Saturday, October 5, 2013

The Immortals

Robert Gould Shaw Memorial
National Gallery
Men are haunted by the vastness of eternity. And so we ask ourselves: will our actions echo across the centuries? Will strangers hear our names long after we are gone, and wonder who we were, how bravely we fought, how fiercely we loved? - Odysseus (Movie "Troy" 2004)
While not an actual, historical quote, the sentiment rings true. While only a few names come down to us through the centuries (mostly generals, who remembers the folks who actually do the fighting, killing and dying?) there are some things remembered through the long dusty centuries.

The phalanx of Philip and Alexander's days. Xenophon's 10,000.

Yes, we also remember the names of Hector and Achilles. Whether they were actual historical personages or not. Someone must have inspired Homer to write his tale of battle and grief, and heroic death.

Who can forget the Minutemen of Lexington and Concord?

Napoleon's Imperial Guard? The Royal Highland Regiment (otherwise known as The Black Watch)?

The Stonewall Brigade? The Iron Brigade?

Some of you are perhaps scratching your heads already, others are perhaps nodding their heads and saying "Yeah, I remember those guys." And in the same breath perhaps asking "What about [insert your favorite unit here]?"

For the military historian there is much that can be argued about in the realm of warfare, and the men (and now women) who fight those wars. But one thing which an honest historian will tell you, there are those military organizations who's fame, for one reason or another, rings true down through the years. The names of those who fought in those units may or may not be remembered. But the names of the units themselves will never be forgotten.

This new series of mine was inspired by the Ex-Bootneck over at The Mellow Jihadi when I read this post of his.

For those who don't know what a "bootneck" is, I give you the following:

Bootneck - A term deriving its origins from the leather 'stock' worn round the neck inside the collar by soldiers. Sailors goaded Marines by saying "Take my sea boots off your neck”, implying that a piece had been cut from his boots to serve as a stock. The expression is now used widely to mean a Royal Marine. (Source)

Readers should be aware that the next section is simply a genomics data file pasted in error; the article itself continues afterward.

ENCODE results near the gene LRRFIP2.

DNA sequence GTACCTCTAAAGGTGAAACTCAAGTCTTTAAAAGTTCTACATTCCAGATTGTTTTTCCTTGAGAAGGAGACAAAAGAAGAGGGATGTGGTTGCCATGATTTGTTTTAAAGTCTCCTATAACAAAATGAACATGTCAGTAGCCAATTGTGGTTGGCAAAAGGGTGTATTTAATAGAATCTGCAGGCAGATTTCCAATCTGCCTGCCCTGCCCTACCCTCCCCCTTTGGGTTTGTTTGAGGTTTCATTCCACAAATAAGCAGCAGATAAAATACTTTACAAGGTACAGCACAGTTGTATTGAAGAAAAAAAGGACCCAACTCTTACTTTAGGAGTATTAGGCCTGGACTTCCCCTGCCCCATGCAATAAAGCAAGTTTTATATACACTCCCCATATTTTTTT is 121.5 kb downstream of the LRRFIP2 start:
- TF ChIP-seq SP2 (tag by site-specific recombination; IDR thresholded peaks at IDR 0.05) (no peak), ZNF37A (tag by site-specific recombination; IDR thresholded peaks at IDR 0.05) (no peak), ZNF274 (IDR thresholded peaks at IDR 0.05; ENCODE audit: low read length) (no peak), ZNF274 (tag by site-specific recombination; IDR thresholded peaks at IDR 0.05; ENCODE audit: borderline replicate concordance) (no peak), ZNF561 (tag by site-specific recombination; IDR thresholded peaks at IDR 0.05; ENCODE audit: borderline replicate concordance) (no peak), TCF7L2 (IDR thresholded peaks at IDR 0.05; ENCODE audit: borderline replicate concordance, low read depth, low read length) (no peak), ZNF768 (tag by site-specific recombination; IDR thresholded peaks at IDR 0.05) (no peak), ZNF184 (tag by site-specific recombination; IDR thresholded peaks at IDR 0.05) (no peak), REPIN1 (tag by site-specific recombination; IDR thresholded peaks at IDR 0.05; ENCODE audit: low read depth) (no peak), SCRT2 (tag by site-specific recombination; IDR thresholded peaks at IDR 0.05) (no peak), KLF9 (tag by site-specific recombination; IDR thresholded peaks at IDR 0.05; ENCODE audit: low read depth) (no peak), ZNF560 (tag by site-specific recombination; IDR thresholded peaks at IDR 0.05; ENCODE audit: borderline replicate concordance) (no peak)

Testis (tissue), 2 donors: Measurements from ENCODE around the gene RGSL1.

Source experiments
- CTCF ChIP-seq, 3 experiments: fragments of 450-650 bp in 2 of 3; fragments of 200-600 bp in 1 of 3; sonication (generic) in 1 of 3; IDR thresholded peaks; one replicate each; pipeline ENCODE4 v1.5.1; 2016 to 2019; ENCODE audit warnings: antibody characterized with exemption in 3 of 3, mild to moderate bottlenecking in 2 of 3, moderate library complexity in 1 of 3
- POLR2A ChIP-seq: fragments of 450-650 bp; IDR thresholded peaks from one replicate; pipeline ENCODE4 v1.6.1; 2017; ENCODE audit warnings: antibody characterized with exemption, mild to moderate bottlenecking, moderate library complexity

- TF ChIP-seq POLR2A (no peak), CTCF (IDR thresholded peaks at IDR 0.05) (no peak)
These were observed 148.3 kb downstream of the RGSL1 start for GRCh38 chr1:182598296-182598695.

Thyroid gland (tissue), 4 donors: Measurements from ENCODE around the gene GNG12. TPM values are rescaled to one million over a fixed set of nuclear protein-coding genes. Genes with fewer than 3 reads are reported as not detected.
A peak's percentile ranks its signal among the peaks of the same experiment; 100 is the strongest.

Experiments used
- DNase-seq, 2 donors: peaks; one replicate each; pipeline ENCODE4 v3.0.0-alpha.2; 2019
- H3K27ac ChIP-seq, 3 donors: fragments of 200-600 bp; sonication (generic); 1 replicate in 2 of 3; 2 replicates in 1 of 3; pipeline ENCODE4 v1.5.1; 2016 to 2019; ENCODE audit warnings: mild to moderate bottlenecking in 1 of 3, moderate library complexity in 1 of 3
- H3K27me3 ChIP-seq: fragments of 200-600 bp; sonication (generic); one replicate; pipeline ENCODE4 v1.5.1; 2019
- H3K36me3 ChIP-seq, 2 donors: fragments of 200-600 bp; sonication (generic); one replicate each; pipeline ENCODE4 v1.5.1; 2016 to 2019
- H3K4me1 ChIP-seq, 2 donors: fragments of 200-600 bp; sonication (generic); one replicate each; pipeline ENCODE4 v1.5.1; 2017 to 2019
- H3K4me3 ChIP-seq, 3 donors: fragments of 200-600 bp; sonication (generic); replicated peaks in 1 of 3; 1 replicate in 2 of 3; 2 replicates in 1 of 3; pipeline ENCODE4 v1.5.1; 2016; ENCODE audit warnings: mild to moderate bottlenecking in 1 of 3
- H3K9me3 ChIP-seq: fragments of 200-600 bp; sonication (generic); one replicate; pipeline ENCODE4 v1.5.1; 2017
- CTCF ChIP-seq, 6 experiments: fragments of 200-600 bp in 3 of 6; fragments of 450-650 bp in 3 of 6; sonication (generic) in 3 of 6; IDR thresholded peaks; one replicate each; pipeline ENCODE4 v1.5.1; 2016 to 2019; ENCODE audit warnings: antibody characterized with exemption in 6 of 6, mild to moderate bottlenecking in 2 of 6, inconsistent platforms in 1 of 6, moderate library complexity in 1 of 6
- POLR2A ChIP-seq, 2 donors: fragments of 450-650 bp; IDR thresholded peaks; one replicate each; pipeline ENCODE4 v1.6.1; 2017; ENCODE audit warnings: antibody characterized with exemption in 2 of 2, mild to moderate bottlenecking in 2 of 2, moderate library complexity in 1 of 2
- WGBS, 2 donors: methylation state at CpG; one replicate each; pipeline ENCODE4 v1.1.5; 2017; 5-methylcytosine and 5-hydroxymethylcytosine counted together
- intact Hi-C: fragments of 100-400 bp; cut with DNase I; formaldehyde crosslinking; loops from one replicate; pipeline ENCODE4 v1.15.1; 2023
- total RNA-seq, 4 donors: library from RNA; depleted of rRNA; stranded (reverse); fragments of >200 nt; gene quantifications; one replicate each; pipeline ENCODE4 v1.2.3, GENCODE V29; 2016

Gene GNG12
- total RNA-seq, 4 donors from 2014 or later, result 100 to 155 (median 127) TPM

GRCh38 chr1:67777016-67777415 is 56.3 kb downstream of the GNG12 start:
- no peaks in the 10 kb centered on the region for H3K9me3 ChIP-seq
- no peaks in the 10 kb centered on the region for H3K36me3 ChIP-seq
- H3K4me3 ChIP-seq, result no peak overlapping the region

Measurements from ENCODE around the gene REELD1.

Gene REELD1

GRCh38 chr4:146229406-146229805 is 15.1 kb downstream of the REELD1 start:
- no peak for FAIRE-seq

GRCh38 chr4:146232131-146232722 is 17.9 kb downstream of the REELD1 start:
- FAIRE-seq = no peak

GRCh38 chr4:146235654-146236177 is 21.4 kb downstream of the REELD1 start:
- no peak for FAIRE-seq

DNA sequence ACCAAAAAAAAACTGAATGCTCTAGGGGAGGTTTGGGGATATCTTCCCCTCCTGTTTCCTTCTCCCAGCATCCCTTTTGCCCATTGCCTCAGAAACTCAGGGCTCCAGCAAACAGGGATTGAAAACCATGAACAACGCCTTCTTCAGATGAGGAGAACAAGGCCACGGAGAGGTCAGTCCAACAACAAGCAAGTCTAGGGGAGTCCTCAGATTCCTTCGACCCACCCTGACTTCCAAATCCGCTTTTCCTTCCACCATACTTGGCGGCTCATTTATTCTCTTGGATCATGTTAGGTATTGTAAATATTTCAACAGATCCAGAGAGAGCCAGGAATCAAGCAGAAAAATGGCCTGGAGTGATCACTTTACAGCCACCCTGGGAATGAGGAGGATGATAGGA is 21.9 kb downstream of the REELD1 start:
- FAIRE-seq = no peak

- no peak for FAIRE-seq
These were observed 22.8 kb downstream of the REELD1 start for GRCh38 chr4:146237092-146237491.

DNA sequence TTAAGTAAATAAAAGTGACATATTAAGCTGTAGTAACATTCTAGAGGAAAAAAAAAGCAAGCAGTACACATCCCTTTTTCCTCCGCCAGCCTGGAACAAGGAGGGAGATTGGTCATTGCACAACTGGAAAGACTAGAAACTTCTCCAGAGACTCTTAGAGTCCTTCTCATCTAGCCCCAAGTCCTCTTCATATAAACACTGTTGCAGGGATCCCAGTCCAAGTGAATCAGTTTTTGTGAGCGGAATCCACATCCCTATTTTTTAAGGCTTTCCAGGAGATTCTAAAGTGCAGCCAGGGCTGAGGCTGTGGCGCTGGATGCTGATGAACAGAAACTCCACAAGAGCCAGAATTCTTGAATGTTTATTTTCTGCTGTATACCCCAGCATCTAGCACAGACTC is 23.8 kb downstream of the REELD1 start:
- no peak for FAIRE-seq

Good lads to have with you in a firefight!
And while I'm on the topic, the Gurkhas are one of my favorite military units.

Also some lads you want on your side!
So that's where we're headed, a new series titled "The Immortals". This will be a look at some of military history's best units. This will include those army, naval, marine and air force units throughout the centuries who have left their mark upon history. Of whom old soldiers will speak when the night is late and the fire has burned low.

Their fame will endure forever, hence the title.

Scotland Forever!
The Scots Greys at Waterloo
The 42nd Regiment of Foot at Quatre Bras
The Black Watch
Make sure your gear is secured and non-essentials items are stowed. This ride will not be for the faint of heart!

I'm proud to say I've hoisted a pint (or three) with a few of these lads, back in the day.

Why yes, the Black Watch is my favorite regiment.


  1. Looking forward to the series.

  2. Watching three years worth of the Royal Tattoo on TV while stationed in the UK was enough memories for a lifetime..

    1. Well VX, it's not going to be all Brits all the time. And I'll try to keep the pipe music to the bare minimum required. If only for the sake of Buck's sanity.


    2. Your reply tells me I came across wrong, lol. I meant to imply that I can't get enough of that stuff, so "pipes away!" :)

    3. If only for the sake of Buck's sanity.

      You ARE a gentleman and a scholar.

    4. Ah VX, your subtlety was lost on me.

      Color me Captain Clueless.

    5. But yes, Buck. I'll warn you when the pipers are coming.

  3. I saw the Robert Gould Shaw and thought to myself, "I don't remember it being that golden and bright", but soon enough I realized you hadn't shown the one from Boston Common. I never realized there was another!

    1. I really wanted to use a picture from the Common, but it was just too dingy. I remember visiting there as a kid and there was that cool-looking greenish look of old bronze. But the photo from the National Gallery was just so, ya know, shiny!

  4. This should be a GREAT series of posts!!! Looking forward to it!

  5. Well, you didn't ask but I never let THAT sort o' triviality stop me from opening my mouth. My favorite military unit of all time is The Mighty Eighth, c.1942 - 1945. If you chase that link... and the one to VIII Bomber Command... you'll note they were headquartered at High Wycombe Air Station. The 8AF HQ/Ops bunker still exists at Wycombe, unrestored, except for the bits that were rehabilitated to house the Theatre Mission Planning System for the UK-based GLCMs. SAC used the bunker during the height of the Cold War, too... and the map/situation room is a real sight to see. I spent a LOT of time in that bunker during the UK GLCM beddown.

    And now I've gone on waaay longer than I should have.

    1. Well, there was a post back in May where I did indicate that I do requests.

      Not that you would need an invite anyway, 先生.


Just be polite... that's all I ask. (For Buck)